Setting course: two cousins travel 2,000 miles by canoeNov 9th, 2011 | By William Dilella | Category: news
Two cousins—Ben Swartz and Jon Detweiler, both of Ohio—spend several months on a journey that ended this week. The pair went over 2,000 miles by canoe to raise money for the African-based IRIS Ministries, bringing more than $20,000 to support IRIS’s orphans and mission.
Swartz and Detweiler, ages 21 and 22 respectively, set off on August 14 from their homes in Ohio and traveled 81 days to waters past Venice. The cousins christened the trip “Sugar to Salt,” as it went from the waters of Sugar Creek just one mile from Detweiler’s house in Dalton Ohio, all the way to mile zero at the Gulf of Mexico.
For two years Detweiler said he had toyed with the idea of a trip like this, but for most of that time, it was just a day dream.
“Looking back it seems crazier than it did when were actually doing it,” Detweiler said, who had been inspired by his study of historical narratives to go on one great adventure, while he had the time. “I knew it could be done because I had a neighbor who had done the route.”
“Everyone has their dreams,” he continued. Detweiler said he couldn’t count how many men he ran into, middle-aged men who all talked about how they had wanted to take a trip like that, but somehow it had just been put off.
“’You better do it’, [they told me]. ‘You better do it now.’ And I took that seriously,” Detweiler said.
But after the inception, the adventure itself took far more planning than whimsy. For nearly eight months, while Jon was away at Malone University, Ben acquired supplies and sought out sponsors for the project. The camping grounds weren’t picked out, but food had to be stored in water-tight buckets, camping gear that could make the trip in the canoe, rain gear, and only other essentials.
“I got the word out to companies, anyone who would want to sponsor or donate,” Swartz said.
“It’s been amazing. Right before we left, we just went to local businesses where I live and just told them what we’re doing,” Detweiler said.
“Yeah, there were no questions asked,” Swartz added.
Several food companies—including Layer Bar, Emergen-C, Think Thin and All Bulk Food.com—donated to the food stores, and a company in Columbus provided the camping equipment for no charge at all. That level of help was actually common.
“When people found out why we were doing it, they would just hand over donations,” said Swartz. “Once, a boat pulled over and asked, ‘Are you the ones going to the Gulf?’ and just handed over money when we said yes.”
Aside from those random meetings, the only communication they brought with them were a mobile smartphone and a laptop, but that was only to blog about the adventure along the way.
Both talked about how liberating it was to feel disconected. The lack of communication and constant connection that society has come to rely on gave way to an appreciation for the changing scenes and different towns they camped in. All the while, the world kept moving forward. The two never heard news about Libya until long after it happened. It came as a shock hearing that Muammar Giddafi had fallen from power completely.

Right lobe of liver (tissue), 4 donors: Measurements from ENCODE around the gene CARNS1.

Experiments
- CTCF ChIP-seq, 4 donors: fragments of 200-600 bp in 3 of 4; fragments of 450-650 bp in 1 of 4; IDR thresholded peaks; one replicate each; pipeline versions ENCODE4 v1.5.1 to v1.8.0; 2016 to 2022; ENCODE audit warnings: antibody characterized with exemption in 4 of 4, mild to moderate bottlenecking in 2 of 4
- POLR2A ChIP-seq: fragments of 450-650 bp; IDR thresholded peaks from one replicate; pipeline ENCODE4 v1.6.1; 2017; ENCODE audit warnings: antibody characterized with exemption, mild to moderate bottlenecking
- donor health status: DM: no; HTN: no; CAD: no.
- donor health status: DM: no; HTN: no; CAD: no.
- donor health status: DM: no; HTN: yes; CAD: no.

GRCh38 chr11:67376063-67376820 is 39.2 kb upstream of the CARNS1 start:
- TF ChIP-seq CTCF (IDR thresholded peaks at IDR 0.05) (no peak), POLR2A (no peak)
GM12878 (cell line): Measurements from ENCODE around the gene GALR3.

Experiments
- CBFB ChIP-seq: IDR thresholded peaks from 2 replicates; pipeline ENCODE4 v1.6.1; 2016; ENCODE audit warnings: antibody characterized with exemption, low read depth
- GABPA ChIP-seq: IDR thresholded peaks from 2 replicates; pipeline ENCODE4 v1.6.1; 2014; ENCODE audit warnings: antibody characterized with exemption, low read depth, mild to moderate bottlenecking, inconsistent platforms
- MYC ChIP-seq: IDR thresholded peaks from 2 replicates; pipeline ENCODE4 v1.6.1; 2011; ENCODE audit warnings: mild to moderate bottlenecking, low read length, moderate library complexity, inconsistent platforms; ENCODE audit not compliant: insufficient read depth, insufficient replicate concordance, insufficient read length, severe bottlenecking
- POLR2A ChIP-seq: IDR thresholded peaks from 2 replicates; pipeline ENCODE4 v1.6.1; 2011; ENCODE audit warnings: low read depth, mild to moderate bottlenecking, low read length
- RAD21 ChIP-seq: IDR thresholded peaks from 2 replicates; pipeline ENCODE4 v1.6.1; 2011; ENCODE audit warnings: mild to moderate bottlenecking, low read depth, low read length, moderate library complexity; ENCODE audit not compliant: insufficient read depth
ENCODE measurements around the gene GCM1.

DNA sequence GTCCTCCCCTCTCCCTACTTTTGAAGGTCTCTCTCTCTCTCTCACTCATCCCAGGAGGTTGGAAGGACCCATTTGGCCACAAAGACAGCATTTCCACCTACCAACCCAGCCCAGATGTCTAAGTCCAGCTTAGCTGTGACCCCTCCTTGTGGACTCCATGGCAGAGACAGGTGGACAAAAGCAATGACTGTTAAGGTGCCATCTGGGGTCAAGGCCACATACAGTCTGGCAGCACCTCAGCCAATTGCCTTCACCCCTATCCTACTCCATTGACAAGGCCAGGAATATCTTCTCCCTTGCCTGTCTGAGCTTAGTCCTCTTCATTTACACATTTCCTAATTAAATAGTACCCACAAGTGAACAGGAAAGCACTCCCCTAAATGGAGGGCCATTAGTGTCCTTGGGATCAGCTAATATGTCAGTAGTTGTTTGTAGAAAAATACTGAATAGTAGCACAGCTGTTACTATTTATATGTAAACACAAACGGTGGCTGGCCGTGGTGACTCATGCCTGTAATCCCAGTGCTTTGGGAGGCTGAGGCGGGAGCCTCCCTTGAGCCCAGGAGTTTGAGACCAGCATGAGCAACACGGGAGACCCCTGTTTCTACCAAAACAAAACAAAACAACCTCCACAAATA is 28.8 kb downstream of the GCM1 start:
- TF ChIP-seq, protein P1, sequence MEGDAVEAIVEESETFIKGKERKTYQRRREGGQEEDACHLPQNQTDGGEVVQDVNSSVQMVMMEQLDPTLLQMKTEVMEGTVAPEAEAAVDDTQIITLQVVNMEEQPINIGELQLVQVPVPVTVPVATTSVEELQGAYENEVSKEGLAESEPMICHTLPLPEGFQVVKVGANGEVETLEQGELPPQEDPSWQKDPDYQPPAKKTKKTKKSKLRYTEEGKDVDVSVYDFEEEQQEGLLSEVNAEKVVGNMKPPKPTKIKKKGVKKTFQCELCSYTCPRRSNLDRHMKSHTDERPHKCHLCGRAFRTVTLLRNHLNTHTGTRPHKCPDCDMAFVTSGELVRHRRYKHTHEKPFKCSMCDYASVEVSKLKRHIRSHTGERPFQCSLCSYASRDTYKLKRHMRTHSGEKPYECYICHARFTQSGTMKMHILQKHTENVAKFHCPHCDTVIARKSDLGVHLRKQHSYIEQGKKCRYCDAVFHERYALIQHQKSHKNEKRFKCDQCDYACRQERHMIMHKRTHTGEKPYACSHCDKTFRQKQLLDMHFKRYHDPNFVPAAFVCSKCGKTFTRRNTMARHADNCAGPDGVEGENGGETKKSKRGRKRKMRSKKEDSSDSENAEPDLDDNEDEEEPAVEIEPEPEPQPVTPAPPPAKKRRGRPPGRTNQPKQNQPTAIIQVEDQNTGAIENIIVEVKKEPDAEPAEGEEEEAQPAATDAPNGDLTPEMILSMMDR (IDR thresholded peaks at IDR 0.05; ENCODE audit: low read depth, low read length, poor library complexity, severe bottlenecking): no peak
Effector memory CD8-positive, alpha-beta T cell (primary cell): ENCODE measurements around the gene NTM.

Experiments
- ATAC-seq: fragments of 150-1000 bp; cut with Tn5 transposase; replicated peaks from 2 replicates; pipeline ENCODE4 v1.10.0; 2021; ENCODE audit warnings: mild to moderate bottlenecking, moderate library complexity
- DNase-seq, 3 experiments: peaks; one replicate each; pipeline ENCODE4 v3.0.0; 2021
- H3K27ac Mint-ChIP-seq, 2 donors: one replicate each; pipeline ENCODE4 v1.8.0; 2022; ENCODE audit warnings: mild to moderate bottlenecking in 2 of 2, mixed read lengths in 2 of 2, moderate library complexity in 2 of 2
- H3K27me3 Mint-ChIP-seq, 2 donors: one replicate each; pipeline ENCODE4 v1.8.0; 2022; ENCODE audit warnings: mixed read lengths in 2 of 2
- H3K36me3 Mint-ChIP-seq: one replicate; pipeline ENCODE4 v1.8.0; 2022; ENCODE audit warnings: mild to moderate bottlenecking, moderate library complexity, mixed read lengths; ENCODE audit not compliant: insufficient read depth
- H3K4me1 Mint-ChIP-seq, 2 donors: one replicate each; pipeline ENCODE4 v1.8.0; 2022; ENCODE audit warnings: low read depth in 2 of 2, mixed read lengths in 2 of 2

But on the trip, what was news became a relative term, and slowly the solitude became comfortable.
“After awhile, you see the importance of peace and quiet and disconnecting,” Swartz said.
Even when Vice-President Biden was with-in a few hundred feet from their canoe, going down the Ohio, neither had any idea—until the Coast Guard boats re-routed them.
“A coast guard boat whipped in front of us and said we had to turn around or go to the other side of the river, and we weren’t going back home,” Swartz said.
And stories like that are what adventures are made of. This ride was not only about the money raised, or even reaching their destination, but the people and sites, and their unique stories, all picked up along the way. Meeting random strangers, who allowed use of their land to camp on, or the groups and businesses who all helped out with the charity because they were there.
“The whole trip was actually surreal,” Swartz said. “And you don’t think you’ll actually get there, until you get there.”
“I woke up this morning and realized we only have a few more hours and then it’s over,” Detweiler said. “I want to return home, but I didn’t want to leave the river.”
Now, Detweiler and Swartz hope to return to Mozambique, to personally hand over the money, so they can see the faces when the do.
As for the next adventure, Detweiler has been toying with the idea of sailing, but if that will happen, God only knows.
The group, IRIS, was founded as a small orphanage in 1980 by Rolland and Heidi Baker, in Mozambique. That mission now supports nearly 10,000 children around the world. They also offer African pastors schooling and other projects.
A large portion of the over $20,000 raised by the Detweiler and Swartz will go to sponsoring some of those orphaned children. Swartz said that all that it costs about $100 a month to clothe, feed and educate an orphan at IRIS. For their part, Detweiler and Swartz will have sponsored the cost for nearly 100 orphans.